Literacy and Mathematics is at the heart of our broad and rich curriculum, which seeks to build skills and concepts in progression. Teachers are encouraged to make strong and coherent links from literacy and mathematics to a limited number of other subjects, and to ‘block ‘ work to make effective use of time. Our schemes of work are a starting point for creative planning and not a straight jacket.

  

CONCLUSION

At Thornham St. James the outcomes of effective teaching and learning, as identified in this document, should be:

  • a sense of enjoyment and satisfaction
  • good progress across the key stages
  • positive embracing of change
  • resilient, confident and independent learners

Effective teaching and learning is not, however, the sole domain of the school. To maximise teaching and learning opportunities, links and partnerships with both the parents and the wider community need to be maintained and developed. To this end, we continue to develop a fully functioning school website.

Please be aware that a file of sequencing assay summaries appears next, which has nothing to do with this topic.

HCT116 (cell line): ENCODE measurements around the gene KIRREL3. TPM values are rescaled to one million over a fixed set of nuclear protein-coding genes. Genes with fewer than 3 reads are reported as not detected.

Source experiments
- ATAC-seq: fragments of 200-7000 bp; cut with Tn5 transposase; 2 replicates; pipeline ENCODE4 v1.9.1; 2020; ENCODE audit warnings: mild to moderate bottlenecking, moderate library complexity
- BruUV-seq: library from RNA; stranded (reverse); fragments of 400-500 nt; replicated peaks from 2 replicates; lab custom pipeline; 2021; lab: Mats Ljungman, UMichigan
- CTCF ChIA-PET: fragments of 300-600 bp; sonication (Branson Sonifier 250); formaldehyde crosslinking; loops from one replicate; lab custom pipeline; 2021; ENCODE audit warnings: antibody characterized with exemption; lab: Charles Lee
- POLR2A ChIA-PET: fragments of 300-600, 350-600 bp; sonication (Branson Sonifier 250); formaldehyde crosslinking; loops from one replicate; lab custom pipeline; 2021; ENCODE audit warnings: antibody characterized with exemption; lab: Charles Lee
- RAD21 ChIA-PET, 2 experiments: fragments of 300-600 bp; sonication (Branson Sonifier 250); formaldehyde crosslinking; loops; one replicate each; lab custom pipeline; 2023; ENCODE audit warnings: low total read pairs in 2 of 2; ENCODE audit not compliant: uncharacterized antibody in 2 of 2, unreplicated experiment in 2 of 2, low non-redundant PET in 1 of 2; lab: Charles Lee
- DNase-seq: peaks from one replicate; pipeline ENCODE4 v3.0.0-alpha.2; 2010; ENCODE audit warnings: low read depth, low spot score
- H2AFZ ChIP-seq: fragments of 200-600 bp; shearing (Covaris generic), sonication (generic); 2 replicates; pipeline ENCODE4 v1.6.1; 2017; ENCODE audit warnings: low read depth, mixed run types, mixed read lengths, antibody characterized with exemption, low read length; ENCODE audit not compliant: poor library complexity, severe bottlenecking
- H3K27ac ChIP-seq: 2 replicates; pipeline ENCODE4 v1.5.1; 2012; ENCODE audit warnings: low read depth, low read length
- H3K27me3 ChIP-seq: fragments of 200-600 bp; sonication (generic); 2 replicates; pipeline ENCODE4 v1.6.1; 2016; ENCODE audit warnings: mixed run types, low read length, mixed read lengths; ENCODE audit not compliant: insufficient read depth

We should also seek to engender a love of learning – what Tim Brighouse has referred to as a ‘Surprise into learning’ culture. Situations in which children are totally absorbed in the task-in-hand are essential for skills and concepts to enter long-term memory. Effective teaching and learning is not, therefore, about coverage, but rather about acquisition and application. The writer Milhaly Csikszentmihalyi described this process of total absorption as ‘Flow Theory’. If we can find ways of ensuring that pupils are ‘inflow’, then their learning experiences can only be enhanced.

Through reflective teaching methodology, good quality teaching can become even better. Appendix 1 outlines Ofsted criteria for effective teaching and learning. Further information can be found in the sources quoted within the document and in the additional information given at the back of this document.

 

 Reviewed and revised by:

 A. Tomlinson